These are the four basic types of superhero characters based on the source of their powers. We haven’t talked about categories such as antiheroes or vigilantes, since this refers to the character’s moral affiliations, and not the sources of their powers.
Can anyone become a superhero? Are superheroes possible?
Now that we know the qualities and types of superheroes, let us answer two important questions:
1) Can anyone become a superhero?
Both of these answers depend on what definition of the term superhero you consider. If you consider the narrower definition, not anyone can become a superhero. The narrower definition requires you to either be born with superhuman abilities or to obtain them, but you have to have superhuman powers and not all superheroes have that. Plus, as we all know, it’s not easy to obtain superpowers during your life.
If you consider the broader definition of the term, then literally anyone can become a superhero with the right moral traits and some training. Characters like Rorschach even prove that you don’t have to be wealthy – you just have to fight against evil and injustice.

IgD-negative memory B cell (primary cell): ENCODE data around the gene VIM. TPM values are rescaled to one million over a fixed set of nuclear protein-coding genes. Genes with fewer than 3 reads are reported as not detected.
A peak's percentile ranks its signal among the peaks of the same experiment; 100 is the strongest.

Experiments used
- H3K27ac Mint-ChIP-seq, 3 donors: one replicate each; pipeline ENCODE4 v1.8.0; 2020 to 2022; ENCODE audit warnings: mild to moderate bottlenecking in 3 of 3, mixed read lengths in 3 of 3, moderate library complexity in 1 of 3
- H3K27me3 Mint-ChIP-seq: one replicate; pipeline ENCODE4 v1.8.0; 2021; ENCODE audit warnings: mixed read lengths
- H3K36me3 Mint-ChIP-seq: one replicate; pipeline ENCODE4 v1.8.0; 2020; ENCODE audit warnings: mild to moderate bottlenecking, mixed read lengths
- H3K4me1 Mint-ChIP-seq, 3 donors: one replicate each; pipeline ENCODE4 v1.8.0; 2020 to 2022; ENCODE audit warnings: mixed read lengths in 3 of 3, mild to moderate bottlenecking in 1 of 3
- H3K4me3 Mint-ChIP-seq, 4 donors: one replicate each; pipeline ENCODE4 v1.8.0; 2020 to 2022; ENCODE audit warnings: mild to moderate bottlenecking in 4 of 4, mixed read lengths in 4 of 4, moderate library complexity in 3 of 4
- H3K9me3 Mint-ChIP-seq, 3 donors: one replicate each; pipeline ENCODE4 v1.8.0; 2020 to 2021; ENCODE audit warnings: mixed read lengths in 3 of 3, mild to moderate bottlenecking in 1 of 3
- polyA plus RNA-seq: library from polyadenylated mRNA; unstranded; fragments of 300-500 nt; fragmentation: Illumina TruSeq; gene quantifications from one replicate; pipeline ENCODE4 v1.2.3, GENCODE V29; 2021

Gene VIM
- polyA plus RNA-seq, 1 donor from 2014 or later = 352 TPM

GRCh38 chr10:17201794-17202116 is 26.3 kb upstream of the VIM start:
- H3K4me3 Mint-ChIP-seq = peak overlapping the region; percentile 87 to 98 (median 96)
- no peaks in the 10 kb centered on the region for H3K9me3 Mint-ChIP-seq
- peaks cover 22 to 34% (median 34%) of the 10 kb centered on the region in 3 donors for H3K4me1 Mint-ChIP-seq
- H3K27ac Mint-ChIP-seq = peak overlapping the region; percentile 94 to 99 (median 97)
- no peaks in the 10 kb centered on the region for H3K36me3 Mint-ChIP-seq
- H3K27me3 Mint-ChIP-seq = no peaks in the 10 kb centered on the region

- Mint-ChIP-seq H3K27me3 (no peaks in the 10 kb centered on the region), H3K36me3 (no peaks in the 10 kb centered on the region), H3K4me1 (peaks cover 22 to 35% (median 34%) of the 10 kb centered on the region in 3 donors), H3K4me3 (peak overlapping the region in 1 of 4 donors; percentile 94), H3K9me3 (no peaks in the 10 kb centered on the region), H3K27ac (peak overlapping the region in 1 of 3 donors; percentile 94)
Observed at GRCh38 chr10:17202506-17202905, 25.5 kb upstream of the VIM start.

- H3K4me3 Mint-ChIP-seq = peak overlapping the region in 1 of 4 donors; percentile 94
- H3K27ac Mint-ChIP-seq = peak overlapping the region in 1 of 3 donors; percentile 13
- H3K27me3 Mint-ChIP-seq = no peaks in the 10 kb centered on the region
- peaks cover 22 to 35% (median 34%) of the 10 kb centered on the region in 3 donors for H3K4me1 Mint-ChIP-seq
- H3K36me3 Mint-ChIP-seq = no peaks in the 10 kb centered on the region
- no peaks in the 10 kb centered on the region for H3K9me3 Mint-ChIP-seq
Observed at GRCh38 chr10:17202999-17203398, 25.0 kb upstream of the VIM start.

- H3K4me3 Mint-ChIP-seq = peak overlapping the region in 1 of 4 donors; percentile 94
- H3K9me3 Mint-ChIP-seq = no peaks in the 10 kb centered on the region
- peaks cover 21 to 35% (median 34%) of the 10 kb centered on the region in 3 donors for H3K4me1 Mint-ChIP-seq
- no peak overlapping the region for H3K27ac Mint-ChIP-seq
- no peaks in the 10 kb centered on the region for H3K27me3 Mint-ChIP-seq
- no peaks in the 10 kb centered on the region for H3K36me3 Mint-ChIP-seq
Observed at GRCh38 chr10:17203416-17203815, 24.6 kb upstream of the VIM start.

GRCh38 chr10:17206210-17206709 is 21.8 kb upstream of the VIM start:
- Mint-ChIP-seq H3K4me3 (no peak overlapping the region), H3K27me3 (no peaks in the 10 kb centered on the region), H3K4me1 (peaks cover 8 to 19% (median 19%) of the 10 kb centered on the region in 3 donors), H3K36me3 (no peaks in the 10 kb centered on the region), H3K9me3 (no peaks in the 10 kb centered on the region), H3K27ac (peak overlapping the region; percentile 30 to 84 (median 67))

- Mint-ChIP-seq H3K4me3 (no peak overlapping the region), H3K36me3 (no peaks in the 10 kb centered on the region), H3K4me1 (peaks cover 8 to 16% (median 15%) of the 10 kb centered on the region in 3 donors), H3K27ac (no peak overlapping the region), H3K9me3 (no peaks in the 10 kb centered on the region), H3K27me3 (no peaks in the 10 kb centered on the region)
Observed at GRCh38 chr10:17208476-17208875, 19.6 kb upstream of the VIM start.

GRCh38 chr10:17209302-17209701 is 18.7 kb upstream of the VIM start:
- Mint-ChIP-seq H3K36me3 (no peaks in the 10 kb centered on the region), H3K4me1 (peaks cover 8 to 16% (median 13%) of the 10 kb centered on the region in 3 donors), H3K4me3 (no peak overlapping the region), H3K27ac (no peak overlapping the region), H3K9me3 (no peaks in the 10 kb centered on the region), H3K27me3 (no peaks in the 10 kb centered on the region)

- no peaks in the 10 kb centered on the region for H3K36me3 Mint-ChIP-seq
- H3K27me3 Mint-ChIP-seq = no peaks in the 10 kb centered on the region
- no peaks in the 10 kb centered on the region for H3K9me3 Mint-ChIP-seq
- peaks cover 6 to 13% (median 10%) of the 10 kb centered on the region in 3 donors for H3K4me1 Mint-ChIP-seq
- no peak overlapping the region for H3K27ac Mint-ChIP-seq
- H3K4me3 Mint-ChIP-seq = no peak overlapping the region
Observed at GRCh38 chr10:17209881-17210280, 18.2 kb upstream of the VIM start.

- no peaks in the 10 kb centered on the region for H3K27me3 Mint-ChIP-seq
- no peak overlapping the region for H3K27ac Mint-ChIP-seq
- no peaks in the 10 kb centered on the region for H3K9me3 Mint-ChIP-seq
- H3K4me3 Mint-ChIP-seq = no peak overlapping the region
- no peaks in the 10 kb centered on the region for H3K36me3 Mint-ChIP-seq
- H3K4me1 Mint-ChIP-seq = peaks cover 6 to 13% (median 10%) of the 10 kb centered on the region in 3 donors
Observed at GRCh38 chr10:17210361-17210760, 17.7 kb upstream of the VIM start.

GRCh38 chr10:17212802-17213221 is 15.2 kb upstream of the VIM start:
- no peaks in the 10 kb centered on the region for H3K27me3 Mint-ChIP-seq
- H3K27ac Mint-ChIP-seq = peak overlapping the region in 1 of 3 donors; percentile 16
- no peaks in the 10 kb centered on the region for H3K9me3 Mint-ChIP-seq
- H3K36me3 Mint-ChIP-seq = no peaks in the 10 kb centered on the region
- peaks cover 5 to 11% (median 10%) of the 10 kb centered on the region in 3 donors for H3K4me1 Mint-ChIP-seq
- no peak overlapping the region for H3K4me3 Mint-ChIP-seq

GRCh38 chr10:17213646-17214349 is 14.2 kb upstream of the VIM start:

2) Are superheroes possible in real life?
If you consider the narrower definition of the term, then no, superheroes are (as far as we know) not possible in real life. We don’t know about any alien species that might be superior to us, we know that radiation kills us rather than makes us stronger, and we know that our genetic mutations usually lead to diseases and not superpowers. In that aspect, obtaining superhuman abilities is impossible.
But, even if you consider the broader definition of the term, becoming a superhero is quite difficult. Let us imagine a Bruce Wayne in real life. He has money, he has the technology and he has the physical and moral predispositions to become a superhero. He would have to deal with the state, the laws and the public security forces in a way that actual comic book characters don’t have to. He might exist, but he would certainly be considered an illegal vigilante and would not be allowed to operate outside the law, as superheroes usually do. So, despite the possibility being more real, the social context of the real world would make it extremely hard for a superhero to exist in our day and time.
And that’s it for today. We hope you had fun reading this and that we helped solve this dilemma for you. See you next time and don’t forget to follow us!